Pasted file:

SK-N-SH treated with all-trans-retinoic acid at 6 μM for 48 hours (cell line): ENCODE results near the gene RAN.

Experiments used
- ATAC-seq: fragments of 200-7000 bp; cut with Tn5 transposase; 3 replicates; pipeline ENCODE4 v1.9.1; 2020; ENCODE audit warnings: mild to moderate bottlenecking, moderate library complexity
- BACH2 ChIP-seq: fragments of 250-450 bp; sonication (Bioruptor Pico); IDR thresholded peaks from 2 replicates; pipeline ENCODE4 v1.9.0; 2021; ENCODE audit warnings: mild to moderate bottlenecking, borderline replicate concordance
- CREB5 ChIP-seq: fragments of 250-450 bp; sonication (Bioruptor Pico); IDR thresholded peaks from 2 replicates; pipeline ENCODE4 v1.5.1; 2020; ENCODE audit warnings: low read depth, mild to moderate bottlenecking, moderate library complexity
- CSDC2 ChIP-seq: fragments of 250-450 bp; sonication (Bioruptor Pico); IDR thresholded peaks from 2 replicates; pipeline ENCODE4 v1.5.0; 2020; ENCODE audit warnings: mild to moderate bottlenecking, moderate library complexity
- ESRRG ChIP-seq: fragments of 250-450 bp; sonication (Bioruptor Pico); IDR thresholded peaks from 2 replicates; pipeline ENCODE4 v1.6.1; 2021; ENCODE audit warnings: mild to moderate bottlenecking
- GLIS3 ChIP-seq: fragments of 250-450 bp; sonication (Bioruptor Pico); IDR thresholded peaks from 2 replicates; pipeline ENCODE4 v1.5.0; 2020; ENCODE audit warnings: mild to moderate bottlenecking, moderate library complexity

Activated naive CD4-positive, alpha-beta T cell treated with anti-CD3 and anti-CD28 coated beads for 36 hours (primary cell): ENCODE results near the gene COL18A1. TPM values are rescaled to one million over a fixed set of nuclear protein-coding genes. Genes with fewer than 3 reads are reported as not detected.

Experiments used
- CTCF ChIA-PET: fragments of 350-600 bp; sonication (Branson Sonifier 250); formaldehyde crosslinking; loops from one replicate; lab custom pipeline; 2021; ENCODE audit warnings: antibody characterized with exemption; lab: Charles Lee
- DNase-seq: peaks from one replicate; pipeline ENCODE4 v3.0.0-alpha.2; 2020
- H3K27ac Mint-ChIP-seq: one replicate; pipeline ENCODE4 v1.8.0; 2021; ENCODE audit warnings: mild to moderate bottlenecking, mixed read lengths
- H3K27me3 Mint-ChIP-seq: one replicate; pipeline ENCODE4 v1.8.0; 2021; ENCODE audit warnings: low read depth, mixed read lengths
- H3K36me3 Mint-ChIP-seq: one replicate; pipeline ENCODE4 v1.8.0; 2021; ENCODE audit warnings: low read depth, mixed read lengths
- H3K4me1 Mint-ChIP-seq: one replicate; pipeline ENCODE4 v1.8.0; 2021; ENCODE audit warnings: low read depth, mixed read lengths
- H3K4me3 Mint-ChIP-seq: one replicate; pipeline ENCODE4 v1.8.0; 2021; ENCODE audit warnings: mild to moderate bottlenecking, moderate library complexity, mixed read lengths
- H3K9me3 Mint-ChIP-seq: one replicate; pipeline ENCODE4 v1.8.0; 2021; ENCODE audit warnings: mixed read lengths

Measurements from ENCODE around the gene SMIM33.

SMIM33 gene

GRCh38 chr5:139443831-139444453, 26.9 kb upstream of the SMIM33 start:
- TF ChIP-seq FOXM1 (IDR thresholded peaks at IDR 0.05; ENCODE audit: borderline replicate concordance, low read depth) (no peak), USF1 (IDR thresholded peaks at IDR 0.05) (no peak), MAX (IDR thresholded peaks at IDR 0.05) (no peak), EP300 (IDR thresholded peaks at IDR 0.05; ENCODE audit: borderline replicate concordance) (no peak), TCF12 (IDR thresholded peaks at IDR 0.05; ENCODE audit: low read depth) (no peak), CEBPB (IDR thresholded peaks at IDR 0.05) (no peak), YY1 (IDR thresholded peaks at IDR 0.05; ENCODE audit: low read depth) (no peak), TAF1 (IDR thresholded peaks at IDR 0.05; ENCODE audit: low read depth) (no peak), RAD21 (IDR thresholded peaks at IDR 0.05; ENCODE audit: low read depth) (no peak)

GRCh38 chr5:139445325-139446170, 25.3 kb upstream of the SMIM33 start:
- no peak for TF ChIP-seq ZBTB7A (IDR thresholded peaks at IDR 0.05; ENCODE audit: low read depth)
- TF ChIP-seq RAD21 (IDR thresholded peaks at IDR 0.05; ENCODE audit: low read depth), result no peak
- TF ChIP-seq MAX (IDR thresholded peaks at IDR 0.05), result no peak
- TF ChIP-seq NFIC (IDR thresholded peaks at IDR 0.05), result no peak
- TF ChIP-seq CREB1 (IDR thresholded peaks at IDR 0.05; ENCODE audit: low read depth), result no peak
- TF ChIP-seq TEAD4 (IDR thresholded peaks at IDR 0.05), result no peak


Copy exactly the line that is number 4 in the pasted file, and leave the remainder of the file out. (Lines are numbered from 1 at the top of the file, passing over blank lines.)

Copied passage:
- BACH2 ChIP-seq: fragments of 250-450 bp; sonication (Bioruptor Pico); IDR thresholded peaks from 2 replicates; pipeline ENCODE4 v1.9.0; 2021; ENCODE audit warnings: mild to moderate bottlenecking, borderline replicate concordance